Prince Andrew’s private secretary in new role

Prince Andrew’s private secretary in new role
Image copyright Getty Images Image caption Amanda Thirsk with Prince Andrew The woman who organised the Duke of York's interview with the BBC is no longer his private secretary after the royal withdrew from public duties.Amanda Thirsk, who has worked for the duke since 2012, will become chief executive of his business mentoring scheme, Pitch@Palace.BBC…

Amanda Thirsk and Prince AndrewImage copyright
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Amanda Thirsk with Prince Andrew

The woman who organised the Duke of York’s interview with the BBC is no longer his private secretary after the royal withdrew from public duties.

Amanda Thirsk, who has worked for the duke since 2012, will become chief executive of his business mentoring scheme, Pitch@Palace.

BBC royal correspondent Nicholas Witchell said the decision was part of the «downscaling» of the duke’s office.

Buckingham Palace said it did not comment on those in the duke’s team.

On Wednesday, Prince Andrew explained he had decided to step down from his public role for the «foreseeable future».

It came after a growing backlash to a BBC Newsnight interview about the duke’s friendship with convicted US sex offender Jeffrey Epstein.

One of Epstein’s victims, Virginia Giuffre, has claimed she was forced to have sex with the duke three times. Prince Andrew has «categorically» denied having any sexual contact with her.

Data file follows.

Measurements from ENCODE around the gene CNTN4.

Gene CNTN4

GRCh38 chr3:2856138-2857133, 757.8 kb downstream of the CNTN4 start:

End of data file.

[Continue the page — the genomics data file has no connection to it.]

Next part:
Newsnight producer Sam McAlister, who has been credited with securing the interview for the BBC, said Ms Thirsk was the person she was «mostly dealing with» during the negotiation process.

She told GQ magazine she was «extremely charming, well-informed, thorough and brilliant».

According to Ms Thirsk’s LinkedIn page, she has been a director of Pitch@Palace since 2014.

BBC News has approached Pitch@Palace for comment about her new role.

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Media captionPrince Andrew: Epstein ‘a constant sore in the family’

It is understood that the prince will continue to support Pitch@Palace, although this work will take place separately from the palace.

On Thursday, he was seen in public for the first time since he announced he would be stepping back from his royal duties amid growing pressure.

Several organisations have cut their ties with him, forcing him to quit as the University of Huddersfield’s chancellor and resign as patron of a network of schools.

Lawyers representing Epstein’s accusers have also urged the prince to speak to US authorities about his former friendship with Epstein.

In his statement announcing that he would be stepping back from royal duties, the prince said he was «willing to help any appropriate law enforcement agency with their investigations, if required».

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